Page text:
This map shows the route from Aguas Calietes, the town at the bottom of Machu Picchu, up to the site itself. The bus route is in blue and the hiking trail is in green. We were glad we hadn't wasted our hiking legs by walking up in the morning, but taking the Inca stairs down through the forest in the late afternoon was a very enjoyable experience!


And with that, I'm ready to stop posting about Peru. Kristen and I have been home a month now, and both agree it was an absolutely wonderful trip, and we're so thankful we were able to take it!


I'll leave you with one final mountain shot, taken from the top of Wayna Picchu.





Psalm 97: 5,6
The mountains melted like wax at the presence of the Lord,
At the presence of the Lord of the whole earth.
 The heavens declare His righteousness,
And all the peoples have seen His glory.


Getting Around Peru

Mototaxi - very Peruvian method of getting around


Lima airport
Kristen and I flew in four different airplanes en route to the Andes.
Indy--> Houston--> Mexico City--> Lima --> Cusco
 (We could have done it in three, but she threw in the Mexico City stop so her hyperactive mother didn't have to sit still quite so long. If we did it again, we'd skip that step, even if it meant a longer flight from the states.)








But the variety of transportation we took and saw once we were in Peru was far more interesting than our standard flights!

For tourists taxis are the normal method of getting from place to place - even when the destination is many hours away. And a typical taxi is a Kia or Toyota. (Not one of those cute mototaxis like above. Those are used mostly by the locals.) We met so many friendly people, but our taxi drivers were among the most helpful and kind folks of all. With one of our drivers, we discovered a common bond in the Lord Jesus Christ. So sweet!

Taxis in Peru don't have meters; instead you negotiate the price before you begin a journey. So if you want to go from Cusco to Ollantaytambo, for example, and you want to stop off at the Pisac market for an hour, you simply ask your driver how much that would cost.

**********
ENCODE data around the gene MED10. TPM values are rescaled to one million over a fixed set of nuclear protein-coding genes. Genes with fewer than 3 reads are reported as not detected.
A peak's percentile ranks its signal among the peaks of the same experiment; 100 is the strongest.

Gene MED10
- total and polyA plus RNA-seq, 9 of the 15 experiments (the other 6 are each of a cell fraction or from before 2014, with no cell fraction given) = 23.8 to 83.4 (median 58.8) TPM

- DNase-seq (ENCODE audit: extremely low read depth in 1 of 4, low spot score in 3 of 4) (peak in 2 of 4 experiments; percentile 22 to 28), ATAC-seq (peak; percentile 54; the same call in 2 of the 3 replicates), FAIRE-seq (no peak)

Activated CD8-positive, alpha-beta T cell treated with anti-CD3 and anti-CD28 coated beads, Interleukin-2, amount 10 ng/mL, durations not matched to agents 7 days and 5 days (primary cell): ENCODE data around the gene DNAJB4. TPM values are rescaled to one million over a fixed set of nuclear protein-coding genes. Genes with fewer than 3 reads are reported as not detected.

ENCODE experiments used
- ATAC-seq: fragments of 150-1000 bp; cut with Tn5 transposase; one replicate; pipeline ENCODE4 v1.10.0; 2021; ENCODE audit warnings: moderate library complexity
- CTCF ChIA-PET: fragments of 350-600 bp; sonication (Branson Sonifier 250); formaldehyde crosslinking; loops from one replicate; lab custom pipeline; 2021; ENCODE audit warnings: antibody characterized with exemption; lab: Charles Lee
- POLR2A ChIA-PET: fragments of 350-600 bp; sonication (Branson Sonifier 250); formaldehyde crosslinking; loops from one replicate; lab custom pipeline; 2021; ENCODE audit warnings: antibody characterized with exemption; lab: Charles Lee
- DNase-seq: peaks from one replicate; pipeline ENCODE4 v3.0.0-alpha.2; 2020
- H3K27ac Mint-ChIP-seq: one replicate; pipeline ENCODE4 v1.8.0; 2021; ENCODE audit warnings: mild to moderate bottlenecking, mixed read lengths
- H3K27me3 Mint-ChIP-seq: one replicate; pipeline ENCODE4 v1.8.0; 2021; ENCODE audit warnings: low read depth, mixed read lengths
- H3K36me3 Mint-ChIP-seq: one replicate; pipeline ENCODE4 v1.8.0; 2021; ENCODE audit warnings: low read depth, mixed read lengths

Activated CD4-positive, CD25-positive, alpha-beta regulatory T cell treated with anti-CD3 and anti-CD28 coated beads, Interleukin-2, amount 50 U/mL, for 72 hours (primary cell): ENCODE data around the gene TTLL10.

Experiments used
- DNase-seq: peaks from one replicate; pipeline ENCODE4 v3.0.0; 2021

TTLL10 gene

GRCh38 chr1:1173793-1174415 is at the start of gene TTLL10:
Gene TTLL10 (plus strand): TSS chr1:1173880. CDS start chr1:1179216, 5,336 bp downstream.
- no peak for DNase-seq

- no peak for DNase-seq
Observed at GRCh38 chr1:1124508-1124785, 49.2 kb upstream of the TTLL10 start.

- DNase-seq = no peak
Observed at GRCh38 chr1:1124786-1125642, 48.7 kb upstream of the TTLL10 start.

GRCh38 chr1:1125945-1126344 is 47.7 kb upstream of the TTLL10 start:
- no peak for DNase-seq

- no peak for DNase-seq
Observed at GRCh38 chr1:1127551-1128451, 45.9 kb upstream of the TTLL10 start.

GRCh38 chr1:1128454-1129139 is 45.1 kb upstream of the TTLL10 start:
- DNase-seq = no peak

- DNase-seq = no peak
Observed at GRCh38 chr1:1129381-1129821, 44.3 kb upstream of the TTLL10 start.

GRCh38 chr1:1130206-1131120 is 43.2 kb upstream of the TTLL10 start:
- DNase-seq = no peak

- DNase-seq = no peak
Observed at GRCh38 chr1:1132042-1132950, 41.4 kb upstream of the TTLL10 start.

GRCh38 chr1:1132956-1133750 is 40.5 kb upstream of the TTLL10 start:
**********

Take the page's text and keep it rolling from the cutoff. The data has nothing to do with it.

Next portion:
It was a good thing we trusted our taxi drivers so much. Because driving in Peru is Kuh-RA-zy!!! Drivers shift lanes without warning. Horns continually blare. (I never figured out what they meant. Watch out; here I come! Get out of the way, you nincompoop! Excuse me! Who knows!? Maybe all of the above!) And the passing! Oh my! We could be driving down a narrow, winding, mountain road, and our driver would decide to pass the mototaxi in front of us. No worries that a huge tourist bus was barreling towards us!)

Lima traffic outside our hotel. Fairly uncongested at this hour.


We saw very, very few stop signs in Peru. Kristen found one in Cusco, and said, "Mom, they do too have stop signs!" But before she'd finished her sentence, our driver had blasted past it, showing us why there weren't more.

But you know what? The cars looked remarkably dent-free, so it seemed the drivers knew what they were doing. We quickly learned to just sit back and not worry. It worked.

No roads lead from Ollantaytambo to Machu Picchu, leaving options either of trekking for four days on the Inca Trail or riding a train. Peru Rail's Visadome was our choice, and it was lovely.




The scenery was gorgeous. 






But we also had a pair of terrific South African seat mates to share our table with. They de-trained before we for a day hike up to Machu Picchu. We ended up on the same flight out of Cusco several days later and were able to catch up on our separate adventures!





A few more modes of travel -





More adorable moto-taxis.
They are basically three-wheeled motorcycles with a back bench for passengers.
I loved the variety of outer shells.



And finally - an ambulance.




What? That doesn't look like an ambulance to you? While we were on the Plaza de Armas in Cusco,
Cusco Cathedral on the Plaza de Armas
 a man near Kristen fell to the ground. She went to investigate and found he was having a seizure.
Plaza de Armas